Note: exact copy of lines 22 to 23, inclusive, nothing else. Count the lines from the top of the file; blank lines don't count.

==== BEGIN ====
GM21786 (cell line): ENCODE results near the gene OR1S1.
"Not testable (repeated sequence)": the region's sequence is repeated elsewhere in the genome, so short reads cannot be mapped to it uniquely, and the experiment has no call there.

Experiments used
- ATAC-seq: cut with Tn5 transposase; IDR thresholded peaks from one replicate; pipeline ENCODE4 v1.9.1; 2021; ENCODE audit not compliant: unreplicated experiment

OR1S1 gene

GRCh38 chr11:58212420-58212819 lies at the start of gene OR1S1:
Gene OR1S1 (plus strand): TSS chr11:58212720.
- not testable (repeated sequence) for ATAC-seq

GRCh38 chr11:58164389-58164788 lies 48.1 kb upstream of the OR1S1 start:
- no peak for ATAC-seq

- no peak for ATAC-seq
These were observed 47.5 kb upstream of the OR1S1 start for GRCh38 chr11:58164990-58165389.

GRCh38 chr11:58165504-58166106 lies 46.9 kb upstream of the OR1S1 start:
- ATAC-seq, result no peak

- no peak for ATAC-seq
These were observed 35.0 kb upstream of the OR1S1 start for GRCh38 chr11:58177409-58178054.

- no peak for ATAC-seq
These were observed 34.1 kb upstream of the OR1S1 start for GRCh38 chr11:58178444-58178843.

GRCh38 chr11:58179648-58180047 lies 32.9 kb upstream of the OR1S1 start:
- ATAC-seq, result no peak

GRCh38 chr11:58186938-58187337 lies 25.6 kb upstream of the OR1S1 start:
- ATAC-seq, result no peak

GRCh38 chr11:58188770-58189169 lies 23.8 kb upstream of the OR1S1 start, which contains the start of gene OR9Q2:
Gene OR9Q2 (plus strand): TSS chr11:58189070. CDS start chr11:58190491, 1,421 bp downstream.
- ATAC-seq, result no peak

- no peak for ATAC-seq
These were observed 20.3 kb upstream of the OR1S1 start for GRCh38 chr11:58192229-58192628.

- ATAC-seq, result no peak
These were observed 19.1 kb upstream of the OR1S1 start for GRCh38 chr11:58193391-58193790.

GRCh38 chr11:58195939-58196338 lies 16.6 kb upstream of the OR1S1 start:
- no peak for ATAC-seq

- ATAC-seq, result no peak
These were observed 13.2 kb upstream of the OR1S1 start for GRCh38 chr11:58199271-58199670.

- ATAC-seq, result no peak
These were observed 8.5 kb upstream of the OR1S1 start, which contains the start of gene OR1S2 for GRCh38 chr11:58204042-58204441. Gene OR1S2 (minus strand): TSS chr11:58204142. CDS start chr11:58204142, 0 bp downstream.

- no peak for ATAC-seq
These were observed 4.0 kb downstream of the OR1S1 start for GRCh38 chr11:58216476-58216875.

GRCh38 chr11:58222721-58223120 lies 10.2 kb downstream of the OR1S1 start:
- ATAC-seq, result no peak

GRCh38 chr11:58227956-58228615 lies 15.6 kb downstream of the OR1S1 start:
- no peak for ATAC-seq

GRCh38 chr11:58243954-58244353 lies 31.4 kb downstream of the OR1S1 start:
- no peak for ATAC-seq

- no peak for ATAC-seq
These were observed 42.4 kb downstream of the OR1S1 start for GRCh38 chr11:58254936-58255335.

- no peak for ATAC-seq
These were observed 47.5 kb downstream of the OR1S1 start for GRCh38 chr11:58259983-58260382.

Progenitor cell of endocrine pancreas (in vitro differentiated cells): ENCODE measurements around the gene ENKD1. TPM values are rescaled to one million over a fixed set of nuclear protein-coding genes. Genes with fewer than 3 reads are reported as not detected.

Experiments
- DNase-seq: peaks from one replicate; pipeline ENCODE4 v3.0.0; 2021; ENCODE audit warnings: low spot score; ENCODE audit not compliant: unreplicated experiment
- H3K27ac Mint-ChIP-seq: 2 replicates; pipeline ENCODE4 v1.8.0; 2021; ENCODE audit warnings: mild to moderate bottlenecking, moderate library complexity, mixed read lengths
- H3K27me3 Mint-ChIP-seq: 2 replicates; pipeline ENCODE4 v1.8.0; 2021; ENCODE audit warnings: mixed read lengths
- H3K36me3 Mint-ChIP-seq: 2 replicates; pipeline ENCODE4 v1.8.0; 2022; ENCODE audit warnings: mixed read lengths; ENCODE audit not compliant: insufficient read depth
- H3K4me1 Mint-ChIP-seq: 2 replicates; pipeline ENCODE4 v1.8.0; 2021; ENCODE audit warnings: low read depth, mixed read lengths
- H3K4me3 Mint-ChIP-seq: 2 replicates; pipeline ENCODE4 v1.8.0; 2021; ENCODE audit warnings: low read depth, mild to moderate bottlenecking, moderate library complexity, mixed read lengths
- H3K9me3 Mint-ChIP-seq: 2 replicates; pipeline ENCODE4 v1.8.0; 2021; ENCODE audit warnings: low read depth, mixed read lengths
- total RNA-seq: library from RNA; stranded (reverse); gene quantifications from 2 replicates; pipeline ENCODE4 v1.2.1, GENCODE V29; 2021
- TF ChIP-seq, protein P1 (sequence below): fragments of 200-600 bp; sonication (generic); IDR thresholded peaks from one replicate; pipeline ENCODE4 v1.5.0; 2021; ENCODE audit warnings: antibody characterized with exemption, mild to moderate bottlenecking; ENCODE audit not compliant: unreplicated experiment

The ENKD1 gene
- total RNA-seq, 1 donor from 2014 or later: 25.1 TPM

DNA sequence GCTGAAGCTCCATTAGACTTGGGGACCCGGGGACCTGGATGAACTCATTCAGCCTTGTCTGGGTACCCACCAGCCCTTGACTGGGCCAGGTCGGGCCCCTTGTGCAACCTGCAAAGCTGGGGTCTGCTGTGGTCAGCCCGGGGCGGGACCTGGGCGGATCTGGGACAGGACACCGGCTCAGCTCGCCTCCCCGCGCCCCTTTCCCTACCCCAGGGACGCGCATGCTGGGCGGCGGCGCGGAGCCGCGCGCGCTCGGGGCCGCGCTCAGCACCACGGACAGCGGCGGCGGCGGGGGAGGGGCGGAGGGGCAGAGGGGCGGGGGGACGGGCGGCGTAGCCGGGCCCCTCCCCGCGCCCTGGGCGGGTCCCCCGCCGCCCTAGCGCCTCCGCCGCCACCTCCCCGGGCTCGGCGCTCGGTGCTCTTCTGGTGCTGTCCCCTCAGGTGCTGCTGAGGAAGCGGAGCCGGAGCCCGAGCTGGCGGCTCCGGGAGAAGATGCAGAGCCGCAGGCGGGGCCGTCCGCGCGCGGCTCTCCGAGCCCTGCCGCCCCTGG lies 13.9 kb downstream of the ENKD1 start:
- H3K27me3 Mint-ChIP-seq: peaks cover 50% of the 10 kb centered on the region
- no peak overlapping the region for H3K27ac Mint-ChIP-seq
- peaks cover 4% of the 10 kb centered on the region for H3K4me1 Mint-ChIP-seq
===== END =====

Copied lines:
- ATAC-seq, result no peak

GRCh38 chr11:58188770-58189169 lies 23.8 kb upstream of the OR1S1 start, which contains the start of gene OR9Q2: